Every Innovation Starts With A Conversation

Iowa State University is now offering civil engineering students five courses in 3D construction.  

By Lori Tobias 

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Credit: Iowa State University

In this era of high-tech digital construction, teaching engineering students how to work with technology is critical and, with technology advancing so rapidly, demanding. But an Iowa State University educator has found that when it comes to visualization tools, young students have a clear advantage over their predecessors who worked from paper plans. 

“It’s really difficult to teach someone to read plans,” said Roy Sturgill, an assistant professor in the Iowa State University’s Civil, Construction and Environmental Engineering Department. “You can’t really visualize a set of paper plans until you’ve been part of several projects. It really takes years to visualize what that is going to look like.” 

But 3D models make visualization immediate, and these students, many of them veteran video game players, already know their way around the virtual world. “I grew up playing video games, but what they are playing now is so life-like,” Sturgill said. “They are used to being immersed in these virtual environments. With tools that allow you to see and manipulate 3D models, I think it’s really ramping up the learning curve of visualization for our students.”  

Now, Sturgill is hoping to build on those skills to prepare students for a rapidly evolving and technology-driven construction industry. 

Last year, the university received a grant to develop curriculum around 3D modeling.  

In applying, Sturgill noted plans to create a curriculum of five courses within the construction engineering degree program that will advance students’ use of visualization tools. Early coursework will introduce students to the technology. By the time they’ve finished the series, students will be producing their own 3D models. 

Sturgill recently equipped a class of students with Trimble XR10 hard hats featuring HoloLens — a “mixed-reality” simulation headset — then sent them into the engineering building to navigate through the model.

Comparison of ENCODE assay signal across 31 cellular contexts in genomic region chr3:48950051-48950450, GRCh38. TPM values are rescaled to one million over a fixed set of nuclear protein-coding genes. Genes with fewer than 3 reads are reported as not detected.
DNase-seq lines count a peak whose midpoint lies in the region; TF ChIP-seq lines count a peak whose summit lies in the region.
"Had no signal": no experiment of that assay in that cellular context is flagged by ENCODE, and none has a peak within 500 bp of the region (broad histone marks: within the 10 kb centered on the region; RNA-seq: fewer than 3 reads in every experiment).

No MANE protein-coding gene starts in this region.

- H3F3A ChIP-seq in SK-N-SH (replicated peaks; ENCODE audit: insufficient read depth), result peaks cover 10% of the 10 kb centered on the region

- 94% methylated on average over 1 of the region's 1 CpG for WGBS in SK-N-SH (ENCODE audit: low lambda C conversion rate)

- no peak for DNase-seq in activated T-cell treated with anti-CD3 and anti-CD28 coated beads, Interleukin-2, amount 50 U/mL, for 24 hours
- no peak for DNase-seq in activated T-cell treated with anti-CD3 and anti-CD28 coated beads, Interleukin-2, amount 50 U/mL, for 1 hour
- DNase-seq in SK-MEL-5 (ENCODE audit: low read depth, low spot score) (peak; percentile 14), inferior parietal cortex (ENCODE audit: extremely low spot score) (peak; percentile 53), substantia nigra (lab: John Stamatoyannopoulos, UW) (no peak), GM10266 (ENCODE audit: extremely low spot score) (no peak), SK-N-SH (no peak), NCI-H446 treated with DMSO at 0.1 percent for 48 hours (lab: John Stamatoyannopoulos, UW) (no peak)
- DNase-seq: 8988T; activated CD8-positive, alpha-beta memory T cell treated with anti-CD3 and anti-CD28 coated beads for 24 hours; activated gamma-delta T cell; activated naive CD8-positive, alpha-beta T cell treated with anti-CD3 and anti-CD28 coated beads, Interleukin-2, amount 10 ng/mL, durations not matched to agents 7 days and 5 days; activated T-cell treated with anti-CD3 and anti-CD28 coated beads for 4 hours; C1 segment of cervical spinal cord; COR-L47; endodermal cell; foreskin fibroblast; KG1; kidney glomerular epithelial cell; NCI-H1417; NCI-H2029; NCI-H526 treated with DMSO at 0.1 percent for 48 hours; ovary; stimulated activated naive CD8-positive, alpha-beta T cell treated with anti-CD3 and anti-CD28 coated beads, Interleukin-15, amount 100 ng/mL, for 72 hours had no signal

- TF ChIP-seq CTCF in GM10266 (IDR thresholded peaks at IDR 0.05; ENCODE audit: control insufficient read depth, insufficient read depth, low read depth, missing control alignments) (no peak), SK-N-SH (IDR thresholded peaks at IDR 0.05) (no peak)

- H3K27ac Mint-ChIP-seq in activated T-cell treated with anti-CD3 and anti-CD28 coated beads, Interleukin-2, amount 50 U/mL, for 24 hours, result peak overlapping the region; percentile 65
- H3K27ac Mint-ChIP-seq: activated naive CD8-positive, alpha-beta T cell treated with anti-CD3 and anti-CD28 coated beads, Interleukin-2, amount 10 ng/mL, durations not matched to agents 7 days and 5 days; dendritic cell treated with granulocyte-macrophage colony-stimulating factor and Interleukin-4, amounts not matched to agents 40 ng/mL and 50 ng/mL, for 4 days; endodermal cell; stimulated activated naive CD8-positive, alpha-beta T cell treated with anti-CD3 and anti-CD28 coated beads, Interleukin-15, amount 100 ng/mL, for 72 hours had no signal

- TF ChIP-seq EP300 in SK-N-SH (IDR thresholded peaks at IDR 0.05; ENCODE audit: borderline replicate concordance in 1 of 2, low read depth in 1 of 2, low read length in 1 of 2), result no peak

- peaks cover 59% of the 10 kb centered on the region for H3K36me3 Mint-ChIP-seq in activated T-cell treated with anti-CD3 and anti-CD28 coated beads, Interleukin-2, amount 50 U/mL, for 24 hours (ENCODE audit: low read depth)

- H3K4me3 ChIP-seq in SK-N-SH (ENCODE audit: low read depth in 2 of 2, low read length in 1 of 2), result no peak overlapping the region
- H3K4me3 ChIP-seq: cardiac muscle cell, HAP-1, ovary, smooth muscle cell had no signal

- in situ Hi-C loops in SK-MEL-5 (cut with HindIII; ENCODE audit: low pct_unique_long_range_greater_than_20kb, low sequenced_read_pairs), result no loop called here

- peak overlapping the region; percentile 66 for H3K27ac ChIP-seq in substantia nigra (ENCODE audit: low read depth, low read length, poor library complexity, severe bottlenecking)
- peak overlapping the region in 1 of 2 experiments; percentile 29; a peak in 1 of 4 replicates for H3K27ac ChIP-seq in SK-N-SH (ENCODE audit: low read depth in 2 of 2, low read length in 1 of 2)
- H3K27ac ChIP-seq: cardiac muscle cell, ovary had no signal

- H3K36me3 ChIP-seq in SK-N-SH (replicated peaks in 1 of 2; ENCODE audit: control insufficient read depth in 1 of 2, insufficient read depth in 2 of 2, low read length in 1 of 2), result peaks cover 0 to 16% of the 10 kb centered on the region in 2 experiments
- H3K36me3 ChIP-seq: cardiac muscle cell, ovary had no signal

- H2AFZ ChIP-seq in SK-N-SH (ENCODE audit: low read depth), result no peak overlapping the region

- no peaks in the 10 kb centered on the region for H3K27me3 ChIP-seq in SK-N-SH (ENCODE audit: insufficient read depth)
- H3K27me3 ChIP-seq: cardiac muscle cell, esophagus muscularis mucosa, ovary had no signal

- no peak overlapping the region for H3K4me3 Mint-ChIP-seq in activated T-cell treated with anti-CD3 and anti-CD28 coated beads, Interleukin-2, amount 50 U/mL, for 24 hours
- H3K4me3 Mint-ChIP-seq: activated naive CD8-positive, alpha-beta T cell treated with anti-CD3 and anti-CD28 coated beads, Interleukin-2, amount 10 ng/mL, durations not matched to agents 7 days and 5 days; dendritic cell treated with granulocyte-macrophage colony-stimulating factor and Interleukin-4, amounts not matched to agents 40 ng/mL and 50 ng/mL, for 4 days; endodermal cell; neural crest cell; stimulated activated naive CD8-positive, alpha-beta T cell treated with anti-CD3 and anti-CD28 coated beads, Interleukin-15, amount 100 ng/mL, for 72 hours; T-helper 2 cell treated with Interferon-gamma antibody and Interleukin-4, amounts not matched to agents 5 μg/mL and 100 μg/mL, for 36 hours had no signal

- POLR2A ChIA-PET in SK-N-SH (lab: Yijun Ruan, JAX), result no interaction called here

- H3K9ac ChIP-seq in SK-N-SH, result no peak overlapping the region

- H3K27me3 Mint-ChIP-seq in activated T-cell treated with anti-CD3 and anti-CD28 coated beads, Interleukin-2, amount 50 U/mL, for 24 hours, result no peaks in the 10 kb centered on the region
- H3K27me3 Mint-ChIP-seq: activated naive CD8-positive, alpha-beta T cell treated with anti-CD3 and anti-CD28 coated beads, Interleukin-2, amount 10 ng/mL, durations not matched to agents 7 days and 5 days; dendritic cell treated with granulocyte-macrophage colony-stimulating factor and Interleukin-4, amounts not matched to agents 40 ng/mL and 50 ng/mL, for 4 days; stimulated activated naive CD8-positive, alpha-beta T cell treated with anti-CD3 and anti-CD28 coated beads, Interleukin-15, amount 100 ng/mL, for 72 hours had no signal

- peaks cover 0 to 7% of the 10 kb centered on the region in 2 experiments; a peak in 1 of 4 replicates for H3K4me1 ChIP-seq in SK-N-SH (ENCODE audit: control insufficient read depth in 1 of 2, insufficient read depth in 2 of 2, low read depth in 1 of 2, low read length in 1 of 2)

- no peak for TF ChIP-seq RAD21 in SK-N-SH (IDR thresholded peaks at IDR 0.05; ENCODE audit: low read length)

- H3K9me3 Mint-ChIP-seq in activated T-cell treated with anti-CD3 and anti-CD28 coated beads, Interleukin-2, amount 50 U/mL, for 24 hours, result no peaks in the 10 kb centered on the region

“They were excited to have gotten to use the technology and confirmed that the use of 3D models and mixed-reality devices help in being able to visualize projects,” Sturgill said. “They noted the possible application of such tools being used for the improved explanation of projects to owners and they were interested in how someone might view the progress of a project by having the construction schedule tied to the element of the model. There was lot of discussion about different types of models, the use for things like clash detection, how you see the progression of construction and milestones of how the construction would proceed.” 

Sturgill has been incorporating some of the visualization tools in the classroom for about a year, largely keeping pace with other university civil engineering programs. Sturgill gives credit to industry partners for assisting. “They’ve supplied us with models to help promote that in the classroom.” 

With the technology tools now a substantial part of the curriculum and plans in place for additional courses in the coming years, one of Sturgill’s biggest challenges will be keeping pace with rapidly evolving technology and how it impacts the marketplace. It’s a concern his students share. 

“My students asked me about it today: how cutting-edge the hard hats we were using were,” Sturgill said. “To be honest, Microsoft has kind of pulled the plug on HoloLens development. They are looking at different types of head mount displays. While it is cutting edge, that landscape of technology is evolving very rapidly. It is tough to keep up with how fast this technology is advancing. 

“We often try to avoid teaching a specific software. If you only teach one, that software is not going to be used by every company out there. The better approach is to teach about the technology, not necessarily how to use one specific tool.”